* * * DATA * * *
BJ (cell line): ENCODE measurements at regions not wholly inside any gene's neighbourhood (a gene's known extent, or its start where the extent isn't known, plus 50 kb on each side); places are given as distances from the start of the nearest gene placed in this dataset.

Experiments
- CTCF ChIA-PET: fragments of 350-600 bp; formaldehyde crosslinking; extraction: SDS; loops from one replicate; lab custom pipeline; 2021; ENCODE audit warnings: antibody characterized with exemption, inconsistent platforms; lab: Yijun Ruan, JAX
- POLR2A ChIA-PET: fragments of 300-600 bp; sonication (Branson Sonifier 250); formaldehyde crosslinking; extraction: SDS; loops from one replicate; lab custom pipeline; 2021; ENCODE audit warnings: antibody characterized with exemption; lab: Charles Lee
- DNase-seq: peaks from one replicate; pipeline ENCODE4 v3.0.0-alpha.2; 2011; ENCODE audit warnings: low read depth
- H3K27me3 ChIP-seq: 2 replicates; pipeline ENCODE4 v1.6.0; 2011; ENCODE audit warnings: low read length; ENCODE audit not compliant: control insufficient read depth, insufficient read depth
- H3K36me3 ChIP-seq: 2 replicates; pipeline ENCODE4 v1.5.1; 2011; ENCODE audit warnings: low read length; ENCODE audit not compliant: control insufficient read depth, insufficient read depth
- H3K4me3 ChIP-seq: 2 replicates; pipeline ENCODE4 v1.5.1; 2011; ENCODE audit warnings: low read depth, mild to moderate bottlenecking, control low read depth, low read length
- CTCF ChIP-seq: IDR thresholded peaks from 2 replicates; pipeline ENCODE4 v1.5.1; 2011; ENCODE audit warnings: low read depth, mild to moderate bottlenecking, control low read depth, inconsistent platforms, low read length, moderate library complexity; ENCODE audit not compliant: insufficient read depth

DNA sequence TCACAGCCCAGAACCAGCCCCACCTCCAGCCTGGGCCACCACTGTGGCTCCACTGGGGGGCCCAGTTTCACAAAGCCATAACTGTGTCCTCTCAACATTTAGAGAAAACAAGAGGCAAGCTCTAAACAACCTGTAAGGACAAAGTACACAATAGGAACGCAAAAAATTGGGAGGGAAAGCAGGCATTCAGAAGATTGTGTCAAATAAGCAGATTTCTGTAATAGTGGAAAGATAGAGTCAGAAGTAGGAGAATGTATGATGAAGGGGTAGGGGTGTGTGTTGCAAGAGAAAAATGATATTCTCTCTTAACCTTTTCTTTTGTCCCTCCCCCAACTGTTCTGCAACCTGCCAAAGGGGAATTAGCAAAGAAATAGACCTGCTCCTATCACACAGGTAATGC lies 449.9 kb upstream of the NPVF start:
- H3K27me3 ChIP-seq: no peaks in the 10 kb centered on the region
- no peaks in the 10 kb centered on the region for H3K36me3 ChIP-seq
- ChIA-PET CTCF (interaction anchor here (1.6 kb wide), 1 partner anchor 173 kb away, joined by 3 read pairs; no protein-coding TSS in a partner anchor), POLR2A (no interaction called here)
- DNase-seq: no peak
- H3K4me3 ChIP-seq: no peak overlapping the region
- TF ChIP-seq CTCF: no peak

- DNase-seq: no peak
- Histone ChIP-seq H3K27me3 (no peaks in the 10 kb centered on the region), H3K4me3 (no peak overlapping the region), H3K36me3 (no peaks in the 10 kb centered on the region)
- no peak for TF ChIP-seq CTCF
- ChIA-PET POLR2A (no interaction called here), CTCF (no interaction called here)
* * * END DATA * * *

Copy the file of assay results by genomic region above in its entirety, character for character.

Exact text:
BJ (cell line): ENCODE measurements at regions not wholly inside any gene's neighbourhood (a gene's known extent, or its start where the extent isn't known, plus 50 kb on each side); places are given as distances from the start of the nearest gene placed in this dataset.

Experiments
- CTCF ChIA-PET: fragments of 350-600 bp; formaldehyde crosslinking; extraction: SDS; loops from one replicate; lab custom pipeline; 2021; ENCODE audit warnings: antibody characterized with exemption, inconsistent platforms; lab: Yijun Ruan, JAX
- POLR2A ChIA-PET: fragments of 300-600 bp; sonication (Branson Sonifier 250); formaldehyde crosslinking; extraction: SDS; loops from one replicate; lab custom pipeline; 2021; ENCODE audit warnings: antibody characterized with exemption; lab: Charles Lee
- DNase-seq: peaks from one replicate; pipeline ENCODE4 v3.0.0-alpha.2; 2011; ENCODE audit warnings: low read depth
- H3K27me3 ChIP-seq: 2 replicates; pipeline ENCODE4 v1.6.0; 2011; ENCODE audit warnings: low read length; ENCODE audit not compliant: control insufficient read depth, insufficient read depth
- H3K36me3 ChIP-seq: 2 replicates; pipeline ENCODE4 v1.5.1; 2011; ENCODE audit warnings: low read length; ENCODE audit not compliant: control insufficient read depth, insufficient read depth
- H3K4me3 ChIP-seq: 2 replicates; pipeline ENCODE4 v1.5.1; 2011; ENCODE audit warnings: low read depth, mild to moderate bottlenecking, control low read depth, low read length
- CTCF ChIP-seq: IDR thresholded peaks from 2 replicates; pipeline ENCODE4 v1.5.1; 2011; ENCODE audit warnings: low read depth, mild to moderate bottlenecking, control low read depth, inconsistent platforms, low read length, moderate library complexity; ENCODE audit not compliant: insufficient read depth

DNA sequence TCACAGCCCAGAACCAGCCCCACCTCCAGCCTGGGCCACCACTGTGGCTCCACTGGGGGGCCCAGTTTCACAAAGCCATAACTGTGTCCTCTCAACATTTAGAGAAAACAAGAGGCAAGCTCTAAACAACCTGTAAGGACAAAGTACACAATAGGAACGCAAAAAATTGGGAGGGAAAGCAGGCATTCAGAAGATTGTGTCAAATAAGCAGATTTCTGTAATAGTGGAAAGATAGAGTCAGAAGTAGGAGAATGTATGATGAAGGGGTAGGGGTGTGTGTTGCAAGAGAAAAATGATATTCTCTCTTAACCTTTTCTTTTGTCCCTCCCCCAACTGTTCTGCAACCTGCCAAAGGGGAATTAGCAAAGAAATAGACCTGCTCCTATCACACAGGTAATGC lies 449.9 kb upstream of the NPVF start:
- H3K27me3 ChIP-seq: no peaks in the 10 kb centered on the region
- no peaks in the 10 kb centered on the region for H3K36me3 ChIP-seq
- ChIA-PET CTCF (interaction anchor here (1.6 kb wide), 1 partner anchor 173 kb away, joined by 3 read pairs; no protein-coding TSS in a partner anchor), POLR2A (no interaction called here)
- DNase-seq: no peak
- H3K4me3 ChIP-seq: no peak overlapping the region
- TF ChIP-seq CTCF: no peak

- DNase-seq: no peak
- Histone ChIP-seq H3K27me3 (no peaks in the 10 kb centered on the region), H3K4me3 (no peak overlapping the region), H3K36me3 (no peaks in the 10 kb centered on the region)
- no peak for TF ChIP-seq CTCF
- ChIA-PET POLR2A (no interaction called here), CTCF (no interaction called here)